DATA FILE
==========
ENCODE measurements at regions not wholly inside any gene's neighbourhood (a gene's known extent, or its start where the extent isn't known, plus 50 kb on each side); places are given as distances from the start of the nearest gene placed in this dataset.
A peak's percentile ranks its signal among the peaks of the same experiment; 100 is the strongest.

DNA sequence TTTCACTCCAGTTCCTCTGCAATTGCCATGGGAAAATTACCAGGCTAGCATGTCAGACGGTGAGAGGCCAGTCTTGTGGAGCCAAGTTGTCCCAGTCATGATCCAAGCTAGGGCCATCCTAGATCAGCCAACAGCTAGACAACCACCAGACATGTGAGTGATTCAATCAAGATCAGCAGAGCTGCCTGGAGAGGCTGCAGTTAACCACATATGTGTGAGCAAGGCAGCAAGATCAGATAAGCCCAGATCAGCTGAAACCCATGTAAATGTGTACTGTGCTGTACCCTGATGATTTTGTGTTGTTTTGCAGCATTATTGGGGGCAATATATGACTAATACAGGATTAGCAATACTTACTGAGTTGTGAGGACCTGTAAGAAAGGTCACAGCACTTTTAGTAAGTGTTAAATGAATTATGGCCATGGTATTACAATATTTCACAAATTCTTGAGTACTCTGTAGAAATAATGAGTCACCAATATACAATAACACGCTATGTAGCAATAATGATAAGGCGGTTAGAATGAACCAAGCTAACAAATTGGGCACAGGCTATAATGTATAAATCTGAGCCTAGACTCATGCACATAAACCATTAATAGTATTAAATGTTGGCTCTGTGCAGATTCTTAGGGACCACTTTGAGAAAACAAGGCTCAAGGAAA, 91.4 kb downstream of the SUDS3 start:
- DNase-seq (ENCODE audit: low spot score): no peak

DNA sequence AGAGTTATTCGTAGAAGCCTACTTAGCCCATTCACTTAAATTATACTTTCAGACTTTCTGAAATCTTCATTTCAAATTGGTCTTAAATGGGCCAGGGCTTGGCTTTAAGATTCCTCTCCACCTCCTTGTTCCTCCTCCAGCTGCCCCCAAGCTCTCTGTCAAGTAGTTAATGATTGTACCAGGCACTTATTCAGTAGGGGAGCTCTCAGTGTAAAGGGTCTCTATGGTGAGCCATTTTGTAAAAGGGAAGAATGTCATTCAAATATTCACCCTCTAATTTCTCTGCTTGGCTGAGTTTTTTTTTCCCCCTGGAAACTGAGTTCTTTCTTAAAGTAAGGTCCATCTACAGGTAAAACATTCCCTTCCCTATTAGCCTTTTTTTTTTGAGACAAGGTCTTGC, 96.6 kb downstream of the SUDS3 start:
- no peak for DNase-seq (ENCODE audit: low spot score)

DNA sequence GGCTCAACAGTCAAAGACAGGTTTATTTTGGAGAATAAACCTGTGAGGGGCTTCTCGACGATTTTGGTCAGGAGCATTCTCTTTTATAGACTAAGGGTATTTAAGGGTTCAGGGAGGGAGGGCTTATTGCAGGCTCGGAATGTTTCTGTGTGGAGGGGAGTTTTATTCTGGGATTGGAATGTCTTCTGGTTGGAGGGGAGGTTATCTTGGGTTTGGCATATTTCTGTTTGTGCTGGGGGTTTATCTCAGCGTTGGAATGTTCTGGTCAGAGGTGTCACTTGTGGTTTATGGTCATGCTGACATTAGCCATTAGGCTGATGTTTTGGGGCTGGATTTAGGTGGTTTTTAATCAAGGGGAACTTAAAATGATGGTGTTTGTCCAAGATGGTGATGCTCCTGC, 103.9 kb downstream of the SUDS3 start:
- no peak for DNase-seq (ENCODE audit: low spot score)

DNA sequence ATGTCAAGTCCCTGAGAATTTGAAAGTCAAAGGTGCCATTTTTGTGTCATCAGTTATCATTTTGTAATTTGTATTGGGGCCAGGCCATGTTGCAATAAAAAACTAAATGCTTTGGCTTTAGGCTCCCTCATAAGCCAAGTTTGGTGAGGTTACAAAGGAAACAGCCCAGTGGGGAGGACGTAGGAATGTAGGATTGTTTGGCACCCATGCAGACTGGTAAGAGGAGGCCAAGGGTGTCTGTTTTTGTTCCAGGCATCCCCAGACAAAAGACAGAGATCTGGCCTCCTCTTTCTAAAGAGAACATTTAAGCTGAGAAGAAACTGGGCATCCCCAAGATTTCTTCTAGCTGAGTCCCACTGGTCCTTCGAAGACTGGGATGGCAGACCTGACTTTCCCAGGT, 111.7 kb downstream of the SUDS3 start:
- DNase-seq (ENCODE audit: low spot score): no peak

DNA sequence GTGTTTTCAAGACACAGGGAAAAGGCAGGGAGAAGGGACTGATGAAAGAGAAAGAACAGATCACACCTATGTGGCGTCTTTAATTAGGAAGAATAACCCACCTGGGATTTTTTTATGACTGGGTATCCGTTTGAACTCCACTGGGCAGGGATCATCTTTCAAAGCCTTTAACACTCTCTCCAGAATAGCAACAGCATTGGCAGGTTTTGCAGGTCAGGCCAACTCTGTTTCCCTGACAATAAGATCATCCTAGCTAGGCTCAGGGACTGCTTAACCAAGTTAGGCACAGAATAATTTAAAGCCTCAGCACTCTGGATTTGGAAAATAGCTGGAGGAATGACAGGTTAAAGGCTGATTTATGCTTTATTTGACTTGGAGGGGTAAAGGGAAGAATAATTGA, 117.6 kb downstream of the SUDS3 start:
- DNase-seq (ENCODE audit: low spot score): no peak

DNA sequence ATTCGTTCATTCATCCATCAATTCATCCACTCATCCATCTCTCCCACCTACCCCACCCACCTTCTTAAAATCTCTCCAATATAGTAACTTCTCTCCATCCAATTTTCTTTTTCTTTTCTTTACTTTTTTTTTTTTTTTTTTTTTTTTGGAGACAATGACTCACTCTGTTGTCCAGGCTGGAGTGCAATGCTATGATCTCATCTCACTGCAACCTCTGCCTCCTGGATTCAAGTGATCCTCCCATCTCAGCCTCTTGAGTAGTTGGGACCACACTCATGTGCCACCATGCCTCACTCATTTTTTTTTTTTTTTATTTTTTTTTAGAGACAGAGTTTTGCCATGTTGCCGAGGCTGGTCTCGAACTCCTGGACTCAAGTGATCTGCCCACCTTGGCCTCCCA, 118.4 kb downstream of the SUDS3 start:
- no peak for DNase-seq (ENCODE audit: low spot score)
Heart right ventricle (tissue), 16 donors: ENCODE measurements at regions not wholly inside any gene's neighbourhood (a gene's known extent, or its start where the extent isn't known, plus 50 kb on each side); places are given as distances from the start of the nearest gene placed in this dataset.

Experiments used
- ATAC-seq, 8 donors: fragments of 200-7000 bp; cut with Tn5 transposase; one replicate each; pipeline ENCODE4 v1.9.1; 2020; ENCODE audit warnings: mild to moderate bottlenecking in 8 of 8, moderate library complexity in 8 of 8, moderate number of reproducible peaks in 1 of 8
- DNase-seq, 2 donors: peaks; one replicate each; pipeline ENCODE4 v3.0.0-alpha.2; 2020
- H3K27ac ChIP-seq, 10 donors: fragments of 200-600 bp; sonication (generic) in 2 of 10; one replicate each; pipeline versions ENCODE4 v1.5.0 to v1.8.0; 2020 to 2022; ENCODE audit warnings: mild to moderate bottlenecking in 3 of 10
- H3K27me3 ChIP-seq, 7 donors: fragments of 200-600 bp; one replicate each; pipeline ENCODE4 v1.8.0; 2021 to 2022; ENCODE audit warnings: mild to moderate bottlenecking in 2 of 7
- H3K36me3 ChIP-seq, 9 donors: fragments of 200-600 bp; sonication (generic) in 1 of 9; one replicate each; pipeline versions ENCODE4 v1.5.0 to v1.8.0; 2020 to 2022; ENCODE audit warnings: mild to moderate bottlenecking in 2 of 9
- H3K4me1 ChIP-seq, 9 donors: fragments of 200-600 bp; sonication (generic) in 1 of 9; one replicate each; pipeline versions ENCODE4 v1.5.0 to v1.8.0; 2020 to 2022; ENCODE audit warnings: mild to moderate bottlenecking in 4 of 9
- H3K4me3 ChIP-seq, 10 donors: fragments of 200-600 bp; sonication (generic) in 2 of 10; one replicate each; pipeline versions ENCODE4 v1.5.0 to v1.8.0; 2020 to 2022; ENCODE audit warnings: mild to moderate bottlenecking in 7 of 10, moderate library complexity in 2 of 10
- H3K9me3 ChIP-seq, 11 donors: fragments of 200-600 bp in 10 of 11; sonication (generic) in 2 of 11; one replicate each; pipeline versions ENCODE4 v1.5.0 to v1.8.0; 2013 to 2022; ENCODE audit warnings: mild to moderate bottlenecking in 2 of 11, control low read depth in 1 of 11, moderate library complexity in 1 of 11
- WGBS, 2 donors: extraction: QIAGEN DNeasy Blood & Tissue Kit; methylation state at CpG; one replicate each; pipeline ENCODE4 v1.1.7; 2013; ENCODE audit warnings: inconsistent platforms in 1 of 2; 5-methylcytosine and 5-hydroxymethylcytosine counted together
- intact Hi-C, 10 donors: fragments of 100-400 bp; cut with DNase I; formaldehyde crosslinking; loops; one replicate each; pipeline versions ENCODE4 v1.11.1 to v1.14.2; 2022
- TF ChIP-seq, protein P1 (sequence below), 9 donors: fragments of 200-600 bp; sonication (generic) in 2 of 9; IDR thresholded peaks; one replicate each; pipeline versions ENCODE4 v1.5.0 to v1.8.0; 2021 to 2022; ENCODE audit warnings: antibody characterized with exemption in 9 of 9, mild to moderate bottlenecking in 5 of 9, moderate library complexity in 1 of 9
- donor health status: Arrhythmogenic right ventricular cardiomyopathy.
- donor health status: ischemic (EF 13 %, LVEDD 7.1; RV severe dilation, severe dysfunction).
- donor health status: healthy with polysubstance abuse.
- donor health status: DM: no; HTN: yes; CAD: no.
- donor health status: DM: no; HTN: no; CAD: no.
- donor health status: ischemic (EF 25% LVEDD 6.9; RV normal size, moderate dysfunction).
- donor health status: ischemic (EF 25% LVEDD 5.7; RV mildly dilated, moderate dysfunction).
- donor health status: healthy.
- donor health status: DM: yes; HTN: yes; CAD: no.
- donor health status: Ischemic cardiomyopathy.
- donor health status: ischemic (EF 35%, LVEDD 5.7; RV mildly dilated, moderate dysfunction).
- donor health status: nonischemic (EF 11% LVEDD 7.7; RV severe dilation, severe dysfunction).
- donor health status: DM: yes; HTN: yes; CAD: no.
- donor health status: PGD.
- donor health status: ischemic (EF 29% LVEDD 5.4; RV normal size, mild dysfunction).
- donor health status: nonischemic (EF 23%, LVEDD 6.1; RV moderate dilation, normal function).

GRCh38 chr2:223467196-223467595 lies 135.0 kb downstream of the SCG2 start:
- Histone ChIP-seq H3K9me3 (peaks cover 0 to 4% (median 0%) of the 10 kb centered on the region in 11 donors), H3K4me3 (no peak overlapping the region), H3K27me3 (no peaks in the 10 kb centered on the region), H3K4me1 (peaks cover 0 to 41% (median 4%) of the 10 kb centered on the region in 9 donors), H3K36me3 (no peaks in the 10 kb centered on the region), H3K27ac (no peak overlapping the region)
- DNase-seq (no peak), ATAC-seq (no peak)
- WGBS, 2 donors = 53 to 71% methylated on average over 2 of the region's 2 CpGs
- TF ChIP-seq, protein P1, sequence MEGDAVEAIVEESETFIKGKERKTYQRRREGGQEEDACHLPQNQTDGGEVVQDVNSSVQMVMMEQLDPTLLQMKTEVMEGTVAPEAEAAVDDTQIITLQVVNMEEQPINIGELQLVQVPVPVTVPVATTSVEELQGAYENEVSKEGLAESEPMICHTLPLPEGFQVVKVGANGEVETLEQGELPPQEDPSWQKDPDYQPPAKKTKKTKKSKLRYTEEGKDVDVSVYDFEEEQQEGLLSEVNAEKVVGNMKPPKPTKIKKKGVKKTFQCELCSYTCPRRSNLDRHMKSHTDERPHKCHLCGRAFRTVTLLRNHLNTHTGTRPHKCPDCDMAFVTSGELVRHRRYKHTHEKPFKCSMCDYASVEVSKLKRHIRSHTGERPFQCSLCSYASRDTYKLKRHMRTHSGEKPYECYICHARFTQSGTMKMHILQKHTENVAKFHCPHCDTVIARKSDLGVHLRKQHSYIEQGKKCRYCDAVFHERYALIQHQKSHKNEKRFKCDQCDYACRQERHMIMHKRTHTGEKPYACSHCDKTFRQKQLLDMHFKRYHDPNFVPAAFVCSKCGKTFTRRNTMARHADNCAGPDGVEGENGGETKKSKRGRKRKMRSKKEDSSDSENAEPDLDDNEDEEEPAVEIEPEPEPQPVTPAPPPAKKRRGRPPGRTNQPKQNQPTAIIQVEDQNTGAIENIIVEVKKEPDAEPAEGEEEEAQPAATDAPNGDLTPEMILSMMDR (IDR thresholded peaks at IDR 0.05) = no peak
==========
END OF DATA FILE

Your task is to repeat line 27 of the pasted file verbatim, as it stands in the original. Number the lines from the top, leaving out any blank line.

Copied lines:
- TF ChIP-seq, protein P1 (sequence below), 9 donors: fragments of 200-600 bp; sonication (generic) in 2 of 9; IDR thresholded peaks; one replicate each; pipeline versions ENCODE4 v1.5.0 to v1.8.0; 2021 to 2022; ENCODE audit warnings: antibody characterized with exemption in 9 of 9, mild to moderate bottlenecking in 5 of 9, moderate library complexity in 1 of 9